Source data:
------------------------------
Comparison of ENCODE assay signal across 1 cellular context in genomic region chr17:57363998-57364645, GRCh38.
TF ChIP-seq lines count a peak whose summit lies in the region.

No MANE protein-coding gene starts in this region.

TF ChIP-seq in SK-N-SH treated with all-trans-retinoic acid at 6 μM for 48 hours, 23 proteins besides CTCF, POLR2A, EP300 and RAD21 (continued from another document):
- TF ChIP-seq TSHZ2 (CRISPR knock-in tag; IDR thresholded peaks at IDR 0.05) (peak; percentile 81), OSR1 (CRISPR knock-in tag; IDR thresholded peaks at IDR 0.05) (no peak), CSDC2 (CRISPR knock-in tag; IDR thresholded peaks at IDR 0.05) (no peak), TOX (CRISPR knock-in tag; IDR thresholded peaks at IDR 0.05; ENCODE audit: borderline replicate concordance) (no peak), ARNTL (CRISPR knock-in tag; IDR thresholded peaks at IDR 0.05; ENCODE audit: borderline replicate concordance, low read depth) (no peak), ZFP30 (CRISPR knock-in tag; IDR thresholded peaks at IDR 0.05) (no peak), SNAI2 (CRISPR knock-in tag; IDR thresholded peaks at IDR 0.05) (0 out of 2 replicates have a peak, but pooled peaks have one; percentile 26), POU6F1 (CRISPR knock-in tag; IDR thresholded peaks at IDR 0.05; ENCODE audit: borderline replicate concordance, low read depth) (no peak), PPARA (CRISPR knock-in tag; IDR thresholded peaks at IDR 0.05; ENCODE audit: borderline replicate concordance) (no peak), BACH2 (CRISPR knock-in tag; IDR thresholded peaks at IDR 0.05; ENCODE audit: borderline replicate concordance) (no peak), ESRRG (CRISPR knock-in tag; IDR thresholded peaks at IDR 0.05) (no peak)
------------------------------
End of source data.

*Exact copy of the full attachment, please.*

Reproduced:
Comparison of ENCODE assay signal across 1 cellular context in genomic region chr17:57363998-57364645, GRCh38.
TF ChIP-seq lines count a peak whose summit lies in the region.

No MANE protein-coding gene starts in this region.

TF ChIP-seq in SK-N-SH treated with all-trans-retinoic acid at 6 μM for 48 hours, 23 proteins besides CTCF, POLR2A, EP300 and RAD21 (continued from another document):
- TF ChIP-seq TSHZ2 (CRISPR knock-in tag; IDR thresholded peaks at IDR 0.05) (peak; percentile 81), OSR1 (CRISPR knock-in tag; IDR thresholded peaks at IDR 0.05) (no peak), CSDC2 (CRISPR knock-in tag; IDR thresholded peaks at IDR 0.05) (no peak), TOX (CRISPR knock-in tag; IDR thresholded peaks at IDR 0.05; ENCODE audit: borderline replicate concordance) (no peak), ARNTL (CRISPR knock-in tag; IDR thresholded peaks at IDR 0.05; ENCODE audit: borderline replicate concordance, low read depth) (no peak), ZFP30 (CRISPR knock-in tag; IDR thresholded peaks at IDR 0.05) (no peak), SNAI2 (CRISPR knock-in tag; IDR thresholded peaks at IDR 0.05) (0 out of 2 replicates have a peak, but pooled peaks have one; percentile 26), POU6F1 (CRISPR knock-in tag; IDR thresholded peaks at IDR 0.05; ENCODE audit: borderline replicate concordance, low read depth) (no peak), PPARA (CRISPR knock-in tag; IDR thresholded peaks at IDR 0.05; ENCODE audit: borderline replicate concordance) (no peak), BACH2 (CRISPR knock-in tag; IDR thresholded peaks at IDR 0.05; ENCODE audit: borderline replicate concordance) (no peak), ESRRG (CRISPR knock-in tag; IDR thresholded peaks at IDR 0.05) (no peak)